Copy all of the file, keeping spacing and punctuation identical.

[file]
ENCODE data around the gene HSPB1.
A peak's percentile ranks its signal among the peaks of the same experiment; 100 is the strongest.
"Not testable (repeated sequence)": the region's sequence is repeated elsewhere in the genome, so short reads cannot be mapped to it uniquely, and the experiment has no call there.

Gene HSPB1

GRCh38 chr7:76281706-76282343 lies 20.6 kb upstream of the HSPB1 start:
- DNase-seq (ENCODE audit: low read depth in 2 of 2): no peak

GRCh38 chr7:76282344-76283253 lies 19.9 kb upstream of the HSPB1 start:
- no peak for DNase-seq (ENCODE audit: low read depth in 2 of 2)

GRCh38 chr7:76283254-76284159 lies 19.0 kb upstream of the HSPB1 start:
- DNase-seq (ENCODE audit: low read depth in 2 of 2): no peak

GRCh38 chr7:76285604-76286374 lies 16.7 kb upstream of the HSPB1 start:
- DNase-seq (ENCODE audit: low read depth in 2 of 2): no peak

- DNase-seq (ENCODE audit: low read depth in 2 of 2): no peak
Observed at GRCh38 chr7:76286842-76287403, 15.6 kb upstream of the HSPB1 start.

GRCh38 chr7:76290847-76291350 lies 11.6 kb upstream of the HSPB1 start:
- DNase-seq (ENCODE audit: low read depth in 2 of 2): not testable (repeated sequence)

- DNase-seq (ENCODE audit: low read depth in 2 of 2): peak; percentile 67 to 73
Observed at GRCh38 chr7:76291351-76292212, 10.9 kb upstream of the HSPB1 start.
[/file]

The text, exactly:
ENCODE data around the gene HSPB1.
A peak's percentile ranks its signal among the peaks of the same experiment; 100 is the strongest.
"Not testable (repeated sequence)": the region's sequence is repeated elsewhere in the genome, so short reads cannot be mapped to it uniquely, and the experiment has no call there.

Gene HSPB1

GRCh38 chr7:76281706-76282343 lies 20.6 kb upstream of the HSPB1 start:
- DNase-seq (ENCODE audit: low read depth in 2 of 2): no peak

GRCh38 chr7:76282344-76283253 lies 19.9 kb upstream of the HSPB1 start:
- no peak for DNase-seq (ENCODE audit: low read depth in 2 of 2)

GRCh38 chr7:76283254-76284159 lies 19.0 kb upstream of the HSPB1 start:
- DNase-seq (ENCODE audit: low read depth in 2 of 2): no peak

GRCh38 chr7:76285604-76286374 lies 16.7 kb upstream of the HSPB1 start:
- DNase-seq (ENCODE audit: low read depth in 2 of 2): no peak

- DNase-seq (ENCODE audit: low read depth in 2 of 2): no peak
Observed at GRCh38 chr7:76286842-76287403, 15.6 kb upstream of the HSPB1 start.

GRCh38 chr7:76290847-76291350 lies 11.6 kb upstream of the HSPB1 start:
- DNase-seq (ENCODE audit: low read depth in 2 of 2): not testable (repeated sequence)

- DNase-seq (ENCODE audit: low read depth in 2 of 2): peak; percentile 67 to 73
Observed at GRCh38 chr7:76291351-76292212, 10.9 kb upstream of the HSPB1 start.